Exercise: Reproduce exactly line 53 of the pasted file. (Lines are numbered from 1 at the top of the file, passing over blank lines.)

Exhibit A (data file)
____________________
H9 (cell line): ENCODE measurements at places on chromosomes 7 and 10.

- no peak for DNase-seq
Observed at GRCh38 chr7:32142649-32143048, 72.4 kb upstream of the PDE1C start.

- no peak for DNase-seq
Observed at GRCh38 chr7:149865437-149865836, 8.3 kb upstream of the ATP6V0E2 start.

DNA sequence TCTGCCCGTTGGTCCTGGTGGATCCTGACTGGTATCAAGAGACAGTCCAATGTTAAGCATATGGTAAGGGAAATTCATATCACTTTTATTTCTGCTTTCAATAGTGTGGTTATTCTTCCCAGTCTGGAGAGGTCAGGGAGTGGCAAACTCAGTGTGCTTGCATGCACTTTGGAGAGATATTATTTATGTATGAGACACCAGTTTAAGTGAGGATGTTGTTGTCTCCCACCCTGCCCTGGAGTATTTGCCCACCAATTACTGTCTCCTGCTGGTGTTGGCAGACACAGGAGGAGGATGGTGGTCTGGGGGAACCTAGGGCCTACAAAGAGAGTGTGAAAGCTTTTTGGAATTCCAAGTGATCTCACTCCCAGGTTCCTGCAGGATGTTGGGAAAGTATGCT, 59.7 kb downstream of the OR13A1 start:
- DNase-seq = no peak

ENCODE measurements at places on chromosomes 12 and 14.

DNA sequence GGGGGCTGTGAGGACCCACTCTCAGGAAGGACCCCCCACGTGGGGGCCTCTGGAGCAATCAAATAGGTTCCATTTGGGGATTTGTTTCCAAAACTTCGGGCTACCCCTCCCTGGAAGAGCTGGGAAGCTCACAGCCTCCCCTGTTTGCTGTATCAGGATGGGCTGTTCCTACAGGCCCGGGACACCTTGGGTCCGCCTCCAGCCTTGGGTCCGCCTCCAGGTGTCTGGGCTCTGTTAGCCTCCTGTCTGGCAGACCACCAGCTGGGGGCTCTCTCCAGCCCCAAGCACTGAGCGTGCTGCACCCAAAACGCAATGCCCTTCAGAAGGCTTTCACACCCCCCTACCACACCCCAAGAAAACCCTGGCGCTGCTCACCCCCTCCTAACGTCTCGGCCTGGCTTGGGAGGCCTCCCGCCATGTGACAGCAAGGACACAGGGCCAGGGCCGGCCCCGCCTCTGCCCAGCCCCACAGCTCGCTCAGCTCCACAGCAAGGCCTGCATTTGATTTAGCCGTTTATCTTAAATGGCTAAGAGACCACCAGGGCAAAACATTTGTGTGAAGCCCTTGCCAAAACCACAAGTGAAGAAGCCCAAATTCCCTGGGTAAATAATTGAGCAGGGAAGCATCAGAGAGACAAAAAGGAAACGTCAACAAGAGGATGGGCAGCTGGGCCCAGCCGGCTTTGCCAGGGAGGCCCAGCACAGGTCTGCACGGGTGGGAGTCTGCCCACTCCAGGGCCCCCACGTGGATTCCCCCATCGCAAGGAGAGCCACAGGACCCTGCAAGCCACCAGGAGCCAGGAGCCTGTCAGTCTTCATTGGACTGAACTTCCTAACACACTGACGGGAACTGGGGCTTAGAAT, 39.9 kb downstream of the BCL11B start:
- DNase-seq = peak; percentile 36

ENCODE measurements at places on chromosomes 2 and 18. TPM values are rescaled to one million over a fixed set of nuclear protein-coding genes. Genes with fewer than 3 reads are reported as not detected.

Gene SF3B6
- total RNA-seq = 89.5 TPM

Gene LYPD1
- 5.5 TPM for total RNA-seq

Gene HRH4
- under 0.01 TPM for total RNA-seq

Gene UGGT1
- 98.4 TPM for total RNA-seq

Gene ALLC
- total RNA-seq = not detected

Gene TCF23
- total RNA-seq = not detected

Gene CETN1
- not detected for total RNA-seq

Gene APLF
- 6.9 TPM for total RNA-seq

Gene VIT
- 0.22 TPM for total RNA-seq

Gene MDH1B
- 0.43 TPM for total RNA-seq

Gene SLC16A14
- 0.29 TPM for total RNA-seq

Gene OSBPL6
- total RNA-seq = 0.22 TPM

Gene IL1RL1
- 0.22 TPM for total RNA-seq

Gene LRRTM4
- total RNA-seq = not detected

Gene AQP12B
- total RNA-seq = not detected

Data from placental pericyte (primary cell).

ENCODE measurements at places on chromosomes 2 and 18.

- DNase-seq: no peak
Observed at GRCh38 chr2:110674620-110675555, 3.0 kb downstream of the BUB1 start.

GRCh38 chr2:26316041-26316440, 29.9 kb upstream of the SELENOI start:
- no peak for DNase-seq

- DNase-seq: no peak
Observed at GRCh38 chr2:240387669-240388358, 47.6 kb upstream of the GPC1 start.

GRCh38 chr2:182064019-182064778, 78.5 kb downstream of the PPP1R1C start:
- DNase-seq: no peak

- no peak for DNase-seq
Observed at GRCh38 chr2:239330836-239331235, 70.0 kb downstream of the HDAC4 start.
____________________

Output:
Observed at GRCh38 chr2:239330836-239331235, 70.0 kb downstream of the HDAC4 start.